December 13, 2008 |
The downfall of Soviet Communism took 70 years, but "Chinese Democracy" appears to be in jeopardy after just two weeks. The Guns N' Roses album that was 17 years in the making climbed only as high as No. 3 when it debuted on the national sales chart. It has tumbled to No. 18 in its second week of release. That's a disturbing sign for the most expensive to produce album ever in rock, the cost once estimated at $13 million.
December 8, 2008 |
A day after hauling in seven Grammy nominations, Coldplay should've been celebrating. Instead, band members were served with a copyright infringement lawsuit last week that claims they ripped off guitarist Joe Satriani to write their hit "Viva La Vida."
November 22, 2008 |
After a decade and a half in the making, the release of Guns N' Roses' "Chinese Democracy" has everything a good rock 'n' roll myth needs. There's bitterness, as leader Axl Rose is the only original member left standing. There's excess, as the album's cost seems to escalate with each media story, but there's no question millions of dollars have been spent. And there's an enigmatic artist at the helm, one many critics and hard rock fans agree is a genius. There's only one thing missing: An artist to sell it. It's been a 17-year wait since the last Guns N' Roses album with new material, and the biggest questions -- why now and why link with a major retailer?
November 8, 2008 |
President Hugo Chavez has made a show-business appearance singing on a new compilation of revolutionary songs released by his United Socialist Party of Venezuela. Chavez, who is prone to belting out folk songs during his frequent TV appearances, sings an ode to a 19th century rebel leader on the album, "Battle Music," released to coincide with the last weeks of campaigning to elect governors and mayors. His familiar baritone rolls over a traditional harp-led joropo backing in the song, which praises the exploits of Maisanta, a rebel from whom Chavez says he is descended.
October 25, 2008 |
For Tom Gabel, the singer and guitarist of the Gainesville, Fla., punk band Against Me!, voicing dissent is less a means of changing the political tide than trying to find his own place in it. His band's 2007 LP, "New Wave," was a pop-savvy punch in the eye to not only America's foreign misadventures but also to the efficacy of protest music and the cynicism of both lovers and the music business. However, Gabel's new solo record, "Heart Burns," due out Tuesday, saves its sharpest knives for Sen.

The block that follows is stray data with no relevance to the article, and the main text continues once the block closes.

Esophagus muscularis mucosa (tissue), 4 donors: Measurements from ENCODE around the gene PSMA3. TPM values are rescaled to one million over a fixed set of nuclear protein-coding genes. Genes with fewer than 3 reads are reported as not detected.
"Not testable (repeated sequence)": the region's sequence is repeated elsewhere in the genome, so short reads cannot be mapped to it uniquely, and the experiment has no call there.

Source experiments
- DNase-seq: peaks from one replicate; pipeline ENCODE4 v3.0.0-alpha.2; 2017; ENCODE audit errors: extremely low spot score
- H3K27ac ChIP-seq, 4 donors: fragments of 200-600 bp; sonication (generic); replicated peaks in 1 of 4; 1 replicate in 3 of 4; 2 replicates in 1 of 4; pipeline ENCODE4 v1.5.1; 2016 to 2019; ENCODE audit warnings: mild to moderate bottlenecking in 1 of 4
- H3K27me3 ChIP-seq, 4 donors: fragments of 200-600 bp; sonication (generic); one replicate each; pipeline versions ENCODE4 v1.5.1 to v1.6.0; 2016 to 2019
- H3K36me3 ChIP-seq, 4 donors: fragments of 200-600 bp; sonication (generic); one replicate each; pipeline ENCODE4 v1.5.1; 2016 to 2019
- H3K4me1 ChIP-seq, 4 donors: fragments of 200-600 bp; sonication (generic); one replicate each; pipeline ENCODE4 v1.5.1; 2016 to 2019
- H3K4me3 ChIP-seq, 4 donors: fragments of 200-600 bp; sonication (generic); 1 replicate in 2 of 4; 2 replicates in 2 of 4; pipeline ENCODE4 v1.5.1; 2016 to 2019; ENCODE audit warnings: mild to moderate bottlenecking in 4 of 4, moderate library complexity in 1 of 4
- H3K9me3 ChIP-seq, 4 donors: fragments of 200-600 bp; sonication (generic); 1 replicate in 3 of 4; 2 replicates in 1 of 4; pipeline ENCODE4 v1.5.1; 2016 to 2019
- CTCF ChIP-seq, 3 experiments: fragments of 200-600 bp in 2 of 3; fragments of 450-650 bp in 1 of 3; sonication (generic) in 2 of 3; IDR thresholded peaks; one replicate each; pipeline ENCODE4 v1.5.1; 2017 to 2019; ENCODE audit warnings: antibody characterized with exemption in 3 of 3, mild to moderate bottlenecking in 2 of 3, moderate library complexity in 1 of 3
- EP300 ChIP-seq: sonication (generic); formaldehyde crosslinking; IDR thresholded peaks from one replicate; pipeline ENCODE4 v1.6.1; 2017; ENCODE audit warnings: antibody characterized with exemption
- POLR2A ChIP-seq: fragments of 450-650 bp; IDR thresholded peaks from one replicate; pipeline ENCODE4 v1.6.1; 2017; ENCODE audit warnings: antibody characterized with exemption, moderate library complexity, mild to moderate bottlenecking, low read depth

October 20, 2008 |
It's nearly Halloween, and pop's favorite demons are coming out to say "Boo!" Guns N' Roses (i.e., Axl N' others) seem committed to a November release for "Chinese Democracy," the album that's been in the making since the dudes in Hinder were in grade school. And now there's fresh music from a project that's not as long delayed but nearly as anticipated -- Eminem's upcoming return, the Dr. Dre-produced "Relapse," of which a track is available for streaming via the Fader website. The track, "I'm Having a Relapse," is the first taste of the Detroit rapper's return to mayhem.
October 17, 2008 |
Recordings by Lisa "Left Eye" Lopes, who died six years ago, will be released as a solo album on Nov. 11. The album features a collection of songs Lopes recorded but never released, family friend Jay Marose said. Lopes, who was part of the hit '90s group TLC, was killed in a car crash in Honduras on April 25, 2002. Proceeds from the album will benefit Lopes' foundation, which aims to build orphanages and schools in Honduras, Marose said.
September 27, 2008 |
National Public Radio listeners can get an early listen to "Tell Tale Signs," the latest release in the "Bootleg Series" of Bob Dylan archival releases. The album will be released Oct. 7, but NPR will begin streaming the album for free listening starting Tuesday, a week early, on its website, www.npr.org. It's the first time NPR has offered a pre-release album stream. -- Randy Lewis
September 17, 2008 |
Bear Family Records' remarkable new release, "Let Me Be Your Sidetrack: The Influence of Jimmie Rodgers," makes a persuasive argument that Rodgers is one of the most important figures in the history of country music. According to the liner notes for the six-disc boxed set released last week, 102 of the 109 songs Rodgers did in the late 1920s and early 1930s were later recorded by other artists -- a 94% "cover ratio" unmatched by any other country singer-songwriter, including Hank Williams.
September 1, 2008 |
Ol' Blue eyes did it his way -- and so now has Michael Feinstein. When he began kicking around ideas recently for a new album, the singer and recording artist who carries a torch for the Great American Songbook initially dismissed a suggestion that he do a Frank Sinatra tribute. There were too many on the market already, he thought, and most simply copied legendary performances, sometimes note for note. Why bother? But then Feinstein, who is also a music historian and curator, came up with a novel idea: Why not make an album of classic pop standards that Sinatra never got around to recording during his golden years in the 1950s at Capitol Records on Hollywood and Vine?